Complaints can be an early indicator of potential problems in how financial products or services were sold. However, complaints are not alike. Bottom line, most consumers don’t like fees of any kind but it is important to put complaint management analysis into tiers to identify the common themes. Monitoring credit or refund requests and complaint to sales ratios can help an organization weigh or quantify which complaints may need further inspection into marketing practices. The rightsized approach focuses the attention on the complaint trends that could be an early indicator of customer confusion or misunderstandings of fee structures.
Even in the area of overdraft protection can we see a rightsized approach. High volume users of overdraft may be using overdraft more as a payday lending solution. Proportionality of the overdraft fee to the dollar value of the overdraft is also a rightsized approach. Monitoring the volume and number of overdrafts per year can allow an organization to establish a tiered structure for users and that information can be leveraged to identify the “right” financial products and services to meet their budget needs.
While Dodd-Frank “supersized” risk and compliance obligations, the pendulum has swung far in terms of restructuring of the financial services regulatory structure. I think the debate now will be on how to identify the mechanisms to tier or stratify levels of risk management and governance based on the size of the institution and the size of the risk. Sometimes, simple answers are the best to challenging or complex problems. We can’t eliminate risk, we need to mitigate it, but we don’t want to over engineer compliance and stifle innovation.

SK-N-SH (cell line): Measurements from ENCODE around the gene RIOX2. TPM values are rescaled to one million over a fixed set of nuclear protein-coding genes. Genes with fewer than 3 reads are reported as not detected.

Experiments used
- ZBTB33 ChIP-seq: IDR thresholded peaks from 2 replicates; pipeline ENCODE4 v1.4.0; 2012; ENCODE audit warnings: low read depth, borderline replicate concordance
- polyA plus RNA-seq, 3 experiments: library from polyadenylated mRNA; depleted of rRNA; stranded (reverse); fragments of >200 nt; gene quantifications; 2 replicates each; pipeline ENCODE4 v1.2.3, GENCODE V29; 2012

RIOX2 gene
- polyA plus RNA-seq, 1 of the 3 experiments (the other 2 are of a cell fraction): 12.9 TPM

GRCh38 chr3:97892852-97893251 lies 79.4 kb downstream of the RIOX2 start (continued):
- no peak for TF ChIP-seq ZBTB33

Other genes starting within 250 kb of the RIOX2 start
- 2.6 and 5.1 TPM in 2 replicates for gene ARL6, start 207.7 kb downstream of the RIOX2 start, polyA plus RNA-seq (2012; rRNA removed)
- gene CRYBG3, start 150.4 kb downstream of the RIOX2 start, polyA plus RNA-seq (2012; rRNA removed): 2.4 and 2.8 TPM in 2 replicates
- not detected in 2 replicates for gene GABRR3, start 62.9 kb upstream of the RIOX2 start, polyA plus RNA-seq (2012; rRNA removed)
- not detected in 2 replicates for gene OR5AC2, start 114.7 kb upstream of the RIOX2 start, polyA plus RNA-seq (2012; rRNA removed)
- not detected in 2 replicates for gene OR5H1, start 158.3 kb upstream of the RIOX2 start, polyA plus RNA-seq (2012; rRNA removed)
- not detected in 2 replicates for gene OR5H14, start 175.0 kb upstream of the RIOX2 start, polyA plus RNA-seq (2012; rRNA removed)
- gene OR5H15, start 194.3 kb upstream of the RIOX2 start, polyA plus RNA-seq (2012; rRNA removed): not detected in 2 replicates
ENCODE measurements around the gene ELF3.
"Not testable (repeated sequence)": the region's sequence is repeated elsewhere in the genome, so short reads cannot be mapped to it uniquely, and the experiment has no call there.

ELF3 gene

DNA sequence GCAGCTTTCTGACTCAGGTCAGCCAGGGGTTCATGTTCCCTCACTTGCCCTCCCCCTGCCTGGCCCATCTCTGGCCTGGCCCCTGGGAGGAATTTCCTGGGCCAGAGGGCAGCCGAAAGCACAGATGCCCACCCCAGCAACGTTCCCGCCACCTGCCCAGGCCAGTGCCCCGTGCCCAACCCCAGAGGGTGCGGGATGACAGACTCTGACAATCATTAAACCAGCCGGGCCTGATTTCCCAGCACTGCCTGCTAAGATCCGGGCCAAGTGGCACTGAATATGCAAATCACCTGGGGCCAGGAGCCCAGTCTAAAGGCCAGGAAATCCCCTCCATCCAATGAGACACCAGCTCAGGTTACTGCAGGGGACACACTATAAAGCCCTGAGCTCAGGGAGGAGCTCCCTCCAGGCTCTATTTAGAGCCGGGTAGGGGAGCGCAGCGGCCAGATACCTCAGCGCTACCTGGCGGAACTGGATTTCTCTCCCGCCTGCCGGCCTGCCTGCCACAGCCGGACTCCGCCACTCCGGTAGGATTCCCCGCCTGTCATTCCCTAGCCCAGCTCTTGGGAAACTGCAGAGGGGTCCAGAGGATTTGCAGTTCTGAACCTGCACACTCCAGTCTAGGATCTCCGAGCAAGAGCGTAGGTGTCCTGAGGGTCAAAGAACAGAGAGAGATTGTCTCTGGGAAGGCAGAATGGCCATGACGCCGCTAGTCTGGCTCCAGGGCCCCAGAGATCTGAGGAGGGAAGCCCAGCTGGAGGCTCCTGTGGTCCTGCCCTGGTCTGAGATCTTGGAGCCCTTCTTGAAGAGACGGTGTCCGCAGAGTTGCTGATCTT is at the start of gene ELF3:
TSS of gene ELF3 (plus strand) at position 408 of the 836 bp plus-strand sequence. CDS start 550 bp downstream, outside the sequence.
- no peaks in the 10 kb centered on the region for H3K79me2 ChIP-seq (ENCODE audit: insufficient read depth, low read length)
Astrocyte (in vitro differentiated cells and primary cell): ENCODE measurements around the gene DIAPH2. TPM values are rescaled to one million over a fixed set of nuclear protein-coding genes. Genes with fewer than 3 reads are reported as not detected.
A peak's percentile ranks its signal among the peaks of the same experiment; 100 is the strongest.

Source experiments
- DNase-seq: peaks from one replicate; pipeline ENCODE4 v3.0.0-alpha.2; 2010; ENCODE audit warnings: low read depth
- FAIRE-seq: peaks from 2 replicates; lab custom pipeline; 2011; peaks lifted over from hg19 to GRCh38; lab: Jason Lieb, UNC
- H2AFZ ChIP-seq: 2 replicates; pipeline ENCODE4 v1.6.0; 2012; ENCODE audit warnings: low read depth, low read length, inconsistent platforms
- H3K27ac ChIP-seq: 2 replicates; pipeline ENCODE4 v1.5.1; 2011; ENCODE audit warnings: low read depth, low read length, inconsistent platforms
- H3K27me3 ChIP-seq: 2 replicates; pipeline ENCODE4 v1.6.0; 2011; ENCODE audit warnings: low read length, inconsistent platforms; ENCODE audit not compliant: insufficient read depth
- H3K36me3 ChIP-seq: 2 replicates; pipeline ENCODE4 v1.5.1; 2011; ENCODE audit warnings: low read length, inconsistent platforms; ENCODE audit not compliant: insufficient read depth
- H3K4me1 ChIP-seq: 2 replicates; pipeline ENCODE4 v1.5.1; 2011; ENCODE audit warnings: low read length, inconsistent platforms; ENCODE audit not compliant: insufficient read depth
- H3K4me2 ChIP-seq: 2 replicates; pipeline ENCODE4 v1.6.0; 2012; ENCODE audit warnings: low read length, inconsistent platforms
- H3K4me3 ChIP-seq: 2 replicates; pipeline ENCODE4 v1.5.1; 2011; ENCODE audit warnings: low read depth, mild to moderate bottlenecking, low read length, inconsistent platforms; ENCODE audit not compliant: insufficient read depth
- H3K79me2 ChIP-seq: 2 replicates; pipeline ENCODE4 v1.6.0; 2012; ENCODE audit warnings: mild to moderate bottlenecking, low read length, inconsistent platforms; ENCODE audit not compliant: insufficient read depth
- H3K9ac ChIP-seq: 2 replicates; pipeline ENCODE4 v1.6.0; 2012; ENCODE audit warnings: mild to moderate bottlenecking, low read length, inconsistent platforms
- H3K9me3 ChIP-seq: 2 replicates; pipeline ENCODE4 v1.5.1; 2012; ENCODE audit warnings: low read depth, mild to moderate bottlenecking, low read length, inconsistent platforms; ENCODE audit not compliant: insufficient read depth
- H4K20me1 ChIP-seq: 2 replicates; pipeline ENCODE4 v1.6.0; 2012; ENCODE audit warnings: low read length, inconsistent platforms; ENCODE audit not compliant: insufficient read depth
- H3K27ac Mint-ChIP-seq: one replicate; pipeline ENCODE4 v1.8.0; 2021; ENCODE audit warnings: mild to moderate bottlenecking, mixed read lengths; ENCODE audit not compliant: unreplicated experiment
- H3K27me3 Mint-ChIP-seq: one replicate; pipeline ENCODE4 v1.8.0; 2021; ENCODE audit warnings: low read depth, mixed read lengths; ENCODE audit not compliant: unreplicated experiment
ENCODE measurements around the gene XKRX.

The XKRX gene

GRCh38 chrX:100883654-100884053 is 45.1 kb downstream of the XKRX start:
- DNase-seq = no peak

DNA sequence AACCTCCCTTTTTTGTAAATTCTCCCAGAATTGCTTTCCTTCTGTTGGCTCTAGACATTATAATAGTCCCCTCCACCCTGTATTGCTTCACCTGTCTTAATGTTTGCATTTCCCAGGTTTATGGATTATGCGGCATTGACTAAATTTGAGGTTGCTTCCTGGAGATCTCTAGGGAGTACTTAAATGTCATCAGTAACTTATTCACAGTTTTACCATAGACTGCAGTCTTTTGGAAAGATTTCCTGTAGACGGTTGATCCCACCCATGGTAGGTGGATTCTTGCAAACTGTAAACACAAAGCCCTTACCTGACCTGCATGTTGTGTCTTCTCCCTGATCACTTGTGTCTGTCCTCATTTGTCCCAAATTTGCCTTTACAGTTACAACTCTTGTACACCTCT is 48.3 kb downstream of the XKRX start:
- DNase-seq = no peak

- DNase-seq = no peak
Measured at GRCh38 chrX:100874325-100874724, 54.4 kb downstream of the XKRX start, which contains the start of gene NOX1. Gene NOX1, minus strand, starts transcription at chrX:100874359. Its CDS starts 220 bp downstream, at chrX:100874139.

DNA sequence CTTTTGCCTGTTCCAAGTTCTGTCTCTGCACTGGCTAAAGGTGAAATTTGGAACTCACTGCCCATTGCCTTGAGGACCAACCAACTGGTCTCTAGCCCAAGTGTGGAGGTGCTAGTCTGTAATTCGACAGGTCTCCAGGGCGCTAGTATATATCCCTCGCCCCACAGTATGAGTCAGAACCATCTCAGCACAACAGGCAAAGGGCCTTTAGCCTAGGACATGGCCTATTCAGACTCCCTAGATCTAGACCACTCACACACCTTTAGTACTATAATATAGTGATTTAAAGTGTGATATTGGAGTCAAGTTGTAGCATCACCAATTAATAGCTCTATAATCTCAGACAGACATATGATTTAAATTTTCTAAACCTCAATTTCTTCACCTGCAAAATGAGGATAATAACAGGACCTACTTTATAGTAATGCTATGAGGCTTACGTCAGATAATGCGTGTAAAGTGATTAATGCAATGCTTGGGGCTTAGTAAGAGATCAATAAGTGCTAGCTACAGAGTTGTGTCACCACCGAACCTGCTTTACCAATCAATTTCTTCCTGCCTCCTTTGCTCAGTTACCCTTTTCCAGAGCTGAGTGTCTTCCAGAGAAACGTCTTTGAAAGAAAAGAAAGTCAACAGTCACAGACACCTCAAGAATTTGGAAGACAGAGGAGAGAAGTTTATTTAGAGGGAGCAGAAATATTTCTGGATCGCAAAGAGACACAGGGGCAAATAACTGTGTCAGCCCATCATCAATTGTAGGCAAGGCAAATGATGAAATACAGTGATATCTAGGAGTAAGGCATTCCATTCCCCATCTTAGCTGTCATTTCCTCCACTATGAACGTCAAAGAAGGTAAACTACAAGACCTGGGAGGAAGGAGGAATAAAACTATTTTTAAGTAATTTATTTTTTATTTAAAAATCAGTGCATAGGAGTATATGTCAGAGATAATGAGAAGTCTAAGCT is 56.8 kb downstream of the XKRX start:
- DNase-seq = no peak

My new mantra for 2015 is: Let’s rightsize it.
Linnea Solem Chief Privacy Officer, Vice President Risk and Compliance for Deluxe Corporation and a former Chair of the Shared Assessments Program. Linnea is a management professional with 20+ years financial services experience in areas eCommerce, technology, business development, marketing, information practices and risk management. She is a Certified Information Privacy Professional and led Deluxe’s compliance initiatives for Y2K, GLB, Check 21, and Red Flags Legislation. You can connect with Linnea on LinkedIn.
Reposted with permission from Deluxe Blogs